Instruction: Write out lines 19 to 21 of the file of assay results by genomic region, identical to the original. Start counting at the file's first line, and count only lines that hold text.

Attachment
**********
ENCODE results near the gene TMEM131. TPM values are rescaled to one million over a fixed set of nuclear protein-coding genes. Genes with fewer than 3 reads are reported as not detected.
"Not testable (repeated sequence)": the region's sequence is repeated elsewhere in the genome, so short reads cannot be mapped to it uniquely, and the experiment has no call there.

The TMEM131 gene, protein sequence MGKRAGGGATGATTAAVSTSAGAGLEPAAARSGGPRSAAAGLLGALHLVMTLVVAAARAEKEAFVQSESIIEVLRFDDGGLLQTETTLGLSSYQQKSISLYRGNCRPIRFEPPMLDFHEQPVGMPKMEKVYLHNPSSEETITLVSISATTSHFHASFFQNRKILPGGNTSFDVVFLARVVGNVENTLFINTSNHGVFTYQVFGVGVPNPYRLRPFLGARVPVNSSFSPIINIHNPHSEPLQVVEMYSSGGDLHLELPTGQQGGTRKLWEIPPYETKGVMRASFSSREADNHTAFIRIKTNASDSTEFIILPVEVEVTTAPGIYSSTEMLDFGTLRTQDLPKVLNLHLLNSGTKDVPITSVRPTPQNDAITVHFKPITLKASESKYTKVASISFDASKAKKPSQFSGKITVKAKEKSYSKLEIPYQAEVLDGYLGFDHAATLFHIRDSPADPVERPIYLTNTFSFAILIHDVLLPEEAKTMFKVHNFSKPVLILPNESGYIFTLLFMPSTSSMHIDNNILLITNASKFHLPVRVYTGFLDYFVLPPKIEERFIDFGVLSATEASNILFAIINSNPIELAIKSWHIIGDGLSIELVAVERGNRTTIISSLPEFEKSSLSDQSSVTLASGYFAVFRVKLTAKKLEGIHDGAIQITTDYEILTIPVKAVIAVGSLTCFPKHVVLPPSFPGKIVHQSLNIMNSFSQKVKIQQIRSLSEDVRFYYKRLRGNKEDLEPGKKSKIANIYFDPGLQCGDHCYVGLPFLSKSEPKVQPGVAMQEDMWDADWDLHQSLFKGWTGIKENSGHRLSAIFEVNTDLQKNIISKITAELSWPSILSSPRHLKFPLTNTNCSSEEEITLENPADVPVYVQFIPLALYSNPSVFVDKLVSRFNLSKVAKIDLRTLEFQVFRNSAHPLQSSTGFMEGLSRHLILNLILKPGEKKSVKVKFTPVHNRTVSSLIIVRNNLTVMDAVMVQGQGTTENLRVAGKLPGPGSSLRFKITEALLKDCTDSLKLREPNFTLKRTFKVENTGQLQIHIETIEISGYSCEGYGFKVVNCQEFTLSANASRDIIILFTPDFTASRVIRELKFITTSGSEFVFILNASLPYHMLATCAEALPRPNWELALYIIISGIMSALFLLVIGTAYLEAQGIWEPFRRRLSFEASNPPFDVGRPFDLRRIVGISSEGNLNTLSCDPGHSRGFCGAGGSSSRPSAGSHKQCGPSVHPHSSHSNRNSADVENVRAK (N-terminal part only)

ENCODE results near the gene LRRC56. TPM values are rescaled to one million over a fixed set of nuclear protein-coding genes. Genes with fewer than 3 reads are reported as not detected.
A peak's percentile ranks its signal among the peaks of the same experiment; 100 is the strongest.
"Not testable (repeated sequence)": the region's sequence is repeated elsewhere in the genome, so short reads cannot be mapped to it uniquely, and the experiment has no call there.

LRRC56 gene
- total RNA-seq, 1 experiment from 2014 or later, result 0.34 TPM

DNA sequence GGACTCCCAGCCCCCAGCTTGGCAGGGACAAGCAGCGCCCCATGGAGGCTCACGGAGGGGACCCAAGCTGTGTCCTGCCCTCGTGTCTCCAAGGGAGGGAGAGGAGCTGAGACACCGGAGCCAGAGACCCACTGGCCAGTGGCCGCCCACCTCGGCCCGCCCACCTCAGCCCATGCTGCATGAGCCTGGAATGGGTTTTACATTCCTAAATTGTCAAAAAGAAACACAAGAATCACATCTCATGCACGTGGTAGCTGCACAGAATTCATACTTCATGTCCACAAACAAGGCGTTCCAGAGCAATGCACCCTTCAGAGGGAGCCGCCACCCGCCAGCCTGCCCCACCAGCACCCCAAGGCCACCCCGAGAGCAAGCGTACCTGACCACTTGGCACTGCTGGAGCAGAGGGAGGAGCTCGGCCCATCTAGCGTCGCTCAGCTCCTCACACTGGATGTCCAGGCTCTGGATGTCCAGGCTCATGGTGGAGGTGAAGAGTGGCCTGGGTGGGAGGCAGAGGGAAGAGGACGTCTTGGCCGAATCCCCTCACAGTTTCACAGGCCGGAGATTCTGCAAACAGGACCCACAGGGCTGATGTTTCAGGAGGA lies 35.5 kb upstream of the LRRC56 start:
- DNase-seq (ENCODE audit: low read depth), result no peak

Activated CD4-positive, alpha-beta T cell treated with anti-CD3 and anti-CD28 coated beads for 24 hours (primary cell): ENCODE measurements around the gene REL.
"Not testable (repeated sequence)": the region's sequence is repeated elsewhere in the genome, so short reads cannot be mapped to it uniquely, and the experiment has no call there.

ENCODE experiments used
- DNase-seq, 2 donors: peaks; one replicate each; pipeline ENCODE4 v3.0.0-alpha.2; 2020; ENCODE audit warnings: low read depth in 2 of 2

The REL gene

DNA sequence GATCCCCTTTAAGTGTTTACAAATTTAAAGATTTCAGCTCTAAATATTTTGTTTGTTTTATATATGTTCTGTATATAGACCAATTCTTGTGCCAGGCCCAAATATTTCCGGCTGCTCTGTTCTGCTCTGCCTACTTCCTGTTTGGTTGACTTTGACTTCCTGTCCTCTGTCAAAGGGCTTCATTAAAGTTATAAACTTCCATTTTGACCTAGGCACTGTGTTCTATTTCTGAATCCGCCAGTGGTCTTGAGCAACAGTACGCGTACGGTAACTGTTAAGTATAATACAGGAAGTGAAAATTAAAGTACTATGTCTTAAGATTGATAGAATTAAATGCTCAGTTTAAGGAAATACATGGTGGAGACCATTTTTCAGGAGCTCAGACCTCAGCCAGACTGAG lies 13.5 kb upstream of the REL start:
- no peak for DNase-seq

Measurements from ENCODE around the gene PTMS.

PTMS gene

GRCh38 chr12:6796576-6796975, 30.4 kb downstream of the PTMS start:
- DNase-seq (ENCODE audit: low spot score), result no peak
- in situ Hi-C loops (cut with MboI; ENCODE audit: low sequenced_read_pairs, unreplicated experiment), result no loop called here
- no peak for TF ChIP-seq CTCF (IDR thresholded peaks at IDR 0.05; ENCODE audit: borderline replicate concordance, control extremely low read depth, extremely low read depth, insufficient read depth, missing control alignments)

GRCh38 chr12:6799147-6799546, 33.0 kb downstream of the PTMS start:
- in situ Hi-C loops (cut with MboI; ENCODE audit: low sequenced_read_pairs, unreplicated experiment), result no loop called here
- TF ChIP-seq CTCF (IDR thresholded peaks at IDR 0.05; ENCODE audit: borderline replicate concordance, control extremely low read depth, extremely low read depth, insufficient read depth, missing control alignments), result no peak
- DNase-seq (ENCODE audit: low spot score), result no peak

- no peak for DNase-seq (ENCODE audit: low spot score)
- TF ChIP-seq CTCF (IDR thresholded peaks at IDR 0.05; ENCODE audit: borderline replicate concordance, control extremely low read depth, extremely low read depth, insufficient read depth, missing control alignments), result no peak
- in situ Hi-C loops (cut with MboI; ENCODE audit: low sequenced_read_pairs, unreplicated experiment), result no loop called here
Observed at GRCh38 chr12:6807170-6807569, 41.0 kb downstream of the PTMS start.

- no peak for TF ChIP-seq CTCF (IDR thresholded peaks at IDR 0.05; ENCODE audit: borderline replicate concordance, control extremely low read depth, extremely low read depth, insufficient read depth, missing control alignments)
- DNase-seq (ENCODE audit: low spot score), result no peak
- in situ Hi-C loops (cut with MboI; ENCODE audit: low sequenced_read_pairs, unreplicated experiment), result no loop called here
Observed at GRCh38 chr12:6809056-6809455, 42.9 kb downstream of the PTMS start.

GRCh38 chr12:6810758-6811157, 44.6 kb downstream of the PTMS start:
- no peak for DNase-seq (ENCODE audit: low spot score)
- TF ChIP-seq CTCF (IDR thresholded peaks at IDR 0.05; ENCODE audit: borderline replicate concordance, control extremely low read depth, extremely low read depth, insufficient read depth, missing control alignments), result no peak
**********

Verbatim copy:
PTMS gene

GRCh38 chr12:6796576-6796975, 30.4 kb downstream of the PTMS start:
- DNase-seq (ENCODE audit: low spot score), result no peak